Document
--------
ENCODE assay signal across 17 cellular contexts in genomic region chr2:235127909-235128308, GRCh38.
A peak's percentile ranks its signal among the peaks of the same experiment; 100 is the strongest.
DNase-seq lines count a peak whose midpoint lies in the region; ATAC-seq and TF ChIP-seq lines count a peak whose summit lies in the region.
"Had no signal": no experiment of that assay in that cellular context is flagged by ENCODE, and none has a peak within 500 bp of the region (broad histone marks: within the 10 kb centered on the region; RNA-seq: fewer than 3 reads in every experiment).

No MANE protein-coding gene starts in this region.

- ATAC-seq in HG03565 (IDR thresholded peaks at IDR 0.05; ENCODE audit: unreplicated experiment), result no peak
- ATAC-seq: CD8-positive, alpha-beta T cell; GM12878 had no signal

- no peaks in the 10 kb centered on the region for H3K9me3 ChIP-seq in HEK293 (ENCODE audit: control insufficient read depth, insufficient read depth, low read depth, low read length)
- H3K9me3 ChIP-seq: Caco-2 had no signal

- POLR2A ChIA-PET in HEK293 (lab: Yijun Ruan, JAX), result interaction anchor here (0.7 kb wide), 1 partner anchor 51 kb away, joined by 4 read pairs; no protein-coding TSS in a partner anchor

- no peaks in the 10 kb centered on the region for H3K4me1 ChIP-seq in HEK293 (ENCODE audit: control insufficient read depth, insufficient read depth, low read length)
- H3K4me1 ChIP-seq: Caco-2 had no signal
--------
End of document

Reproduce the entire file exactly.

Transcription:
ENCODE assay signal across 17 cellular contexts in genomic region chr2:235127909-235128308, GRCh38.
A peak's percentile ranks its signal among the peaks of the same experiment; 100 is the strongest.
DNase-seq lines count a peak whose midpoint lies in the region; ATAC-seq and TF ChIP-seq lines count a peak whose summit lies in the region.
"Had no signal": no experiment of that assay in that cellular context is flagged by ENCODE, and none has a peak within 500 bp of the region (broad histone marks: within the 10 kb centered on the region; RNA-seq: fewer than 3 reads in every experiment).

No MANE protein-coding gene starts in this region.

- ATAC-seq in HG03565 (IDR thresholded peaks at IDR 0.05; ENCODE audit: unreplicated experiment), result no peak
- ATAC-seq: CD8-positive, alpha-beta T cell; GM12878 had no signal

- no peaks in the 10 kb centered on the region for H3K9me3 ChIP-seq in HEK293 (ENCODE audit: control insufficient read depth, insufficient read depth, low read depth, low read length)
- H3K9me3 ChIP-seq: Caco-2 had no signal

- POLR2A ChIA-PET in HEK293 (lab: Yijun Ruan, JAX), result interaction anchor here (0.7 kb wide), 1 partner anchor 51 kb away, joined by 4 read pairs; no protein-coding TSS in a partner anchor

- no peaks in the 10 kb centered on the region for H3K4me1 ChIP-seq in HEK293 (ENCODE audit: control insufficient read depth, insufficient read depth, low read length)
- H3K4me1 ChIP-seq: Caco-2 had no signal